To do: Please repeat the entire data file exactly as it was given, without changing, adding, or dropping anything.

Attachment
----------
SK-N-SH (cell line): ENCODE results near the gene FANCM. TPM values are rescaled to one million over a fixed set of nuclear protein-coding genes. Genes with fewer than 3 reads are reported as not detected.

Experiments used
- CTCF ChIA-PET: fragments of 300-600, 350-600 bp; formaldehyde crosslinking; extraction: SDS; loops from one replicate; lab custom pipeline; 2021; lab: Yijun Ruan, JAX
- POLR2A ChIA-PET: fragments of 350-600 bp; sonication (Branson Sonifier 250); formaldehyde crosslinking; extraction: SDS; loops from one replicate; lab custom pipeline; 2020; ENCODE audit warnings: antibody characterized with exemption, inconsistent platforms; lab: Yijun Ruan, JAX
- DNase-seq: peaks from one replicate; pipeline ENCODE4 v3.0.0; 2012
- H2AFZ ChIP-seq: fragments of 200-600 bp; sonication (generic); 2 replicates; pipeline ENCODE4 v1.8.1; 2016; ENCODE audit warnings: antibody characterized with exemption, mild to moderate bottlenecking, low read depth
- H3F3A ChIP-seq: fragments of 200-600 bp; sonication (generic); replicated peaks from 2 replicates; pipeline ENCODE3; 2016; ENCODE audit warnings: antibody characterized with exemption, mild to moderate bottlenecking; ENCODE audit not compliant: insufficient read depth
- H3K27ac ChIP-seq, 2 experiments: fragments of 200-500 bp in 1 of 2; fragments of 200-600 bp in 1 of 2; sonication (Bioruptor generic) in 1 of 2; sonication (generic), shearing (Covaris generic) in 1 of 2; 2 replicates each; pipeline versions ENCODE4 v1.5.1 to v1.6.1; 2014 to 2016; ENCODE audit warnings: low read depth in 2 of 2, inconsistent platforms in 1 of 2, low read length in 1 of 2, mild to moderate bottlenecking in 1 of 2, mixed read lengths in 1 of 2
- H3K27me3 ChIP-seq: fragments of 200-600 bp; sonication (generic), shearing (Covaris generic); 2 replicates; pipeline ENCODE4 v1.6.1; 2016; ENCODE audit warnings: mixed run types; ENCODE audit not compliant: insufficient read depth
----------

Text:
SK-N-SH (cell line): ENCODE results near the gene FANCM. TPM values are rescaled to one million over a fixed set of nuclear protein-coding genes. Genes with fewer than 3 reads are reported as not detected.

Experiments used
- CTCF ChIA-PET: fragments of 300-600, 350-600 bp; formaldehyde crosslinking; extraction: SDS; loops from one replicate; lab custom pipeline; 2021; lab: Yijun Ruan, JAX
- POLR2A ChIA-PET: fragments of 350-600 bp; sonication (Branson Sonifier 250); formaldehyde crosslinking; extraction: SDS; loops from one replicate; lab custom pipeline; 2020; ENCODE audit warnings: antibody characterized with exemption, inconsistent platforms; lab: Yijun Ruan, JAX
- DNase-seq: peaks from one replicate; pipeline ENCODE4 v3.0.0; 2012
- H2AFZ ChIP-seq: fragments of 200-600 bp; sonication (generic); 2 replicates; pipeline ENCODE4 v1.8.1; 2016; ENCODE audit warnings: antibody characterized with exemption, mild to moderate bottlenecking, low read depth
- H3F3A ChIP-seq: fragments of 200-600 bp; sonication (generic); replicated peaks from 2 replicates; pipeline ENCODE3; 2016; ENCODE audit warnings: antibody characterized with exemption, mild to moderate bottlenecking; ENCODE audit not compliant: insufficient read depth
- H3K27ac ChIP-seq, 2 experiments: fragments of 200-500 bp in 1 of 2; fragments of 200-600 bp in 1 of 2; sonication (Bioruptor generic) in 1 of 2; sonication (generic), shearing (Covaris generic) in 1 of 2; 2 replicates each; pipeline versions ENCODE4 v1.5.1 to v1.6.1; 2014 to 2016; ENCODE audit warnings: low read depth in 2 of 2, inconsistent platforms in 1 of 2, low read length in 1 of 2, mild to moderate bottlenecking in 1 of 2, mixed read lengths in 1 of 2
- H3K27me3 ChIP-seq: fragments of 200-600 bp; sonication (generic), shearing (Covaris generic); 2 replicates; pipeline ENCODE4 v1.6.1; 2016; ENCODE audit warnings: mixed run types; ENCODE audit not compliant: insufficient read depth